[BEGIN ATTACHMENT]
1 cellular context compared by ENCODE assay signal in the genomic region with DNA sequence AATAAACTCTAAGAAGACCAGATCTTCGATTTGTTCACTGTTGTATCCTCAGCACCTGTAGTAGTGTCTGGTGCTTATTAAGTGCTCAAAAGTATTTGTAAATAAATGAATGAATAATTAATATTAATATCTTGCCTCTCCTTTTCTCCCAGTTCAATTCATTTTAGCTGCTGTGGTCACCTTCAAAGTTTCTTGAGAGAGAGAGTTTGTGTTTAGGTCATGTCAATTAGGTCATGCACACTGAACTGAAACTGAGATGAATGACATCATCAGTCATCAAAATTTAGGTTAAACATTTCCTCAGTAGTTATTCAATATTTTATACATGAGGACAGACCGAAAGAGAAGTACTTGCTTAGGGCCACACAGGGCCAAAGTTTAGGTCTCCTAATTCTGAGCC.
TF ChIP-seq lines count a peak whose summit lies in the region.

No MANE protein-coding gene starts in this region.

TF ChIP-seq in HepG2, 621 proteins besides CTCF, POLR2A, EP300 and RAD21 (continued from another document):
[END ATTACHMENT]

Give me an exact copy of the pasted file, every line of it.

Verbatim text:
1 cellular context compared by ENCODE assay signal in the genomic region with DNA sequence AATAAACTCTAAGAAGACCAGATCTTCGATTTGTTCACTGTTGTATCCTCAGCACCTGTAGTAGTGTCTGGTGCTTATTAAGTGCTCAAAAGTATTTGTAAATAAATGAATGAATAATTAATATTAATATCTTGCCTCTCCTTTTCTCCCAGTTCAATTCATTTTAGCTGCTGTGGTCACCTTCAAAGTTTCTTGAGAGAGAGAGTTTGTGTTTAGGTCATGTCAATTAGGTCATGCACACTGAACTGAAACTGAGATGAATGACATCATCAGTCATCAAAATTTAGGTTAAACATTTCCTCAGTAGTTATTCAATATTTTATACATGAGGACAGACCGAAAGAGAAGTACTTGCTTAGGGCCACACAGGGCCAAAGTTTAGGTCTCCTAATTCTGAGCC.
TF ChIP-seq lines count a peak whose summit lies in the region.

No MANE protein-coding gene starts in this region.

TF ChIP-seq in HepG2, 621 proteins besides CTCF, POLR2A, EP300 and RAD21 (continued from another document):